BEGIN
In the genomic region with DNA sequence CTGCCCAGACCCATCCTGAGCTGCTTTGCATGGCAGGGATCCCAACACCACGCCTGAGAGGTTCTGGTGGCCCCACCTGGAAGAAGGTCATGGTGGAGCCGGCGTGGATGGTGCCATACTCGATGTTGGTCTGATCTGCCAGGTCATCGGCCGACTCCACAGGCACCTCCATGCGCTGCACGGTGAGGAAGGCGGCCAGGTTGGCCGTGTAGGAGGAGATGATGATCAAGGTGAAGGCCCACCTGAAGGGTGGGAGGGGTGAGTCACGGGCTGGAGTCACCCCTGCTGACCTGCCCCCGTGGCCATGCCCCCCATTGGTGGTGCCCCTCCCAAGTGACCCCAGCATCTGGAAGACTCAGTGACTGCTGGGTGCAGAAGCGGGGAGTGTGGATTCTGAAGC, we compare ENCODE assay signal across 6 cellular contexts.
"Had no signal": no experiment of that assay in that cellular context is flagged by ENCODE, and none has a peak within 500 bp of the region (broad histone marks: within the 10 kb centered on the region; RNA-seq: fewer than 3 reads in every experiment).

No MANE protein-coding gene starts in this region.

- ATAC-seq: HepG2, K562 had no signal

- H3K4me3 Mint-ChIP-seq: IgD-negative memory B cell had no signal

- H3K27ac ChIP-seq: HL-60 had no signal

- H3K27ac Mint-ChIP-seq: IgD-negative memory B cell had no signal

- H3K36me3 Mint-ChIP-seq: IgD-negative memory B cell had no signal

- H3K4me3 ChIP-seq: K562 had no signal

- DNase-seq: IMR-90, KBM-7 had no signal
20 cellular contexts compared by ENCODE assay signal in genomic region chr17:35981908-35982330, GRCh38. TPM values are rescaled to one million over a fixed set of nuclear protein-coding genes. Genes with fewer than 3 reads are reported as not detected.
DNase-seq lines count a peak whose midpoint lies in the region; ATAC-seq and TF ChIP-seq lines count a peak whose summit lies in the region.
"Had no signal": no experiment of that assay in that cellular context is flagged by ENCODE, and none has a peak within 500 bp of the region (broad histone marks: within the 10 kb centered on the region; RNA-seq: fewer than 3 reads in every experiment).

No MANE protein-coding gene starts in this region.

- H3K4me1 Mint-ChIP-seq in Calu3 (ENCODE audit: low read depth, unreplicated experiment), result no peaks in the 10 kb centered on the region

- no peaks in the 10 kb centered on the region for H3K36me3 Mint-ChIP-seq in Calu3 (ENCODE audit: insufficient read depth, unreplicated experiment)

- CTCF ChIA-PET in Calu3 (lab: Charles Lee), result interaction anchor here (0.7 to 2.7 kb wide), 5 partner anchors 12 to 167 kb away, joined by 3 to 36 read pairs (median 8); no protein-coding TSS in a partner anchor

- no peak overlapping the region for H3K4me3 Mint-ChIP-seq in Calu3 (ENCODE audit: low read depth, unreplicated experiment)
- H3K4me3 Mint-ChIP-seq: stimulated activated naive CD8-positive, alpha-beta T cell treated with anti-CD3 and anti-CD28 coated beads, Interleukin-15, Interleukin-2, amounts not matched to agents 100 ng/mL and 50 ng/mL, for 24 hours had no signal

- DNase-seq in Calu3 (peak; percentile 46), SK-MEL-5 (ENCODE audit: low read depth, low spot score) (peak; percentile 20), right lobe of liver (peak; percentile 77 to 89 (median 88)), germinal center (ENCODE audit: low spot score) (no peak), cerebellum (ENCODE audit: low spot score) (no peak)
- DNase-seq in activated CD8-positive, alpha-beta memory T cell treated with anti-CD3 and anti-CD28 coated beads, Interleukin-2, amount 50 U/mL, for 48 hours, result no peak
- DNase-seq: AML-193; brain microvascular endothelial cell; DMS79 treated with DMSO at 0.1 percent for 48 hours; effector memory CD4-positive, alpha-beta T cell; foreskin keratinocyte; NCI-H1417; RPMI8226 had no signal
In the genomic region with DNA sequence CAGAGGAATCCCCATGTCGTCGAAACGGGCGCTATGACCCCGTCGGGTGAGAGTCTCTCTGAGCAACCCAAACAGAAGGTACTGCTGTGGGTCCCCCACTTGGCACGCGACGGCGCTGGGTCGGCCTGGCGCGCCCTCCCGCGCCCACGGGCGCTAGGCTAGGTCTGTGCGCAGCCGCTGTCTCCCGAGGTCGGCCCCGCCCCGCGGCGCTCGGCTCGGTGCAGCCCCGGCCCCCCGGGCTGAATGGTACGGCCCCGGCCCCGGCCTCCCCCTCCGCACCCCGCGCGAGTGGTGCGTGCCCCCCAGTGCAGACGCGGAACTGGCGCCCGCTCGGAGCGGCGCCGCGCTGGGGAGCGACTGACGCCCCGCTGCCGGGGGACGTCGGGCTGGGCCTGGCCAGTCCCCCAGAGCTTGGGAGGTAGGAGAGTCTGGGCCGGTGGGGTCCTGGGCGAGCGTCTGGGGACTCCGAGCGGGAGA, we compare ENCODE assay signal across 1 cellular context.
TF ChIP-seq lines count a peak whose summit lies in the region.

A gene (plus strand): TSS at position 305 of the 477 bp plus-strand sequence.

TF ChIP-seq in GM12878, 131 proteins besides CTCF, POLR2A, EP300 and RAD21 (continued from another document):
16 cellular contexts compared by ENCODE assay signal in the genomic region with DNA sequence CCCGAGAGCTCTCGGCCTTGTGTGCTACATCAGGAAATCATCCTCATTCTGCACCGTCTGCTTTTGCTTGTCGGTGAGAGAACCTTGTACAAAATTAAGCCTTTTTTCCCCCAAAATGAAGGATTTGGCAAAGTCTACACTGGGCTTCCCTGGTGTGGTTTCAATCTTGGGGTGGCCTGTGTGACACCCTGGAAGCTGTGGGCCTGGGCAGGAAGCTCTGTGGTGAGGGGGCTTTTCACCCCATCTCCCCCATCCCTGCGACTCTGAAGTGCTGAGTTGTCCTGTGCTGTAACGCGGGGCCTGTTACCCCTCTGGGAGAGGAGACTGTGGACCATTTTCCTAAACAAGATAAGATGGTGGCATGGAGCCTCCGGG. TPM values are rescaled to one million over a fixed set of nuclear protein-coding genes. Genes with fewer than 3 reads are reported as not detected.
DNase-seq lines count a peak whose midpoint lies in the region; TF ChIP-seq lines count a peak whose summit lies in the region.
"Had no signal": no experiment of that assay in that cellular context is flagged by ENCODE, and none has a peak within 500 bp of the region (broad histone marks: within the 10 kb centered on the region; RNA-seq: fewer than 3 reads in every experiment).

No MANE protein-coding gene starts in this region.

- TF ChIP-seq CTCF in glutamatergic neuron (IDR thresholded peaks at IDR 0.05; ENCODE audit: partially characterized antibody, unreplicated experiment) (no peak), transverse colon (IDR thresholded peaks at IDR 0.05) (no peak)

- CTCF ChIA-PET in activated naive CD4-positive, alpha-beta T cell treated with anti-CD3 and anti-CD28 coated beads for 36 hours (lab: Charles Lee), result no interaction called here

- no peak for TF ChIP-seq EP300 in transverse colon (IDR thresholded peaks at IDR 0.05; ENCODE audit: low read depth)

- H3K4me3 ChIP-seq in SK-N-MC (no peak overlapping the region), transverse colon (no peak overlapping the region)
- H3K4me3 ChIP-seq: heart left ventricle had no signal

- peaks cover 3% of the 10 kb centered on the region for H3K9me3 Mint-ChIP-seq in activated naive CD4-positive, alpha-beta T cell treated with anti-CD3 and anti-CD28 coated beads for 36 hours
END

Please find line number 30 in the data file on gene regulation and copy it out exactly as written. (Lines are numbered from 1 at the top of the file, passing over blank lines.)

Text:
No MANE protein-coding gene starts in this region.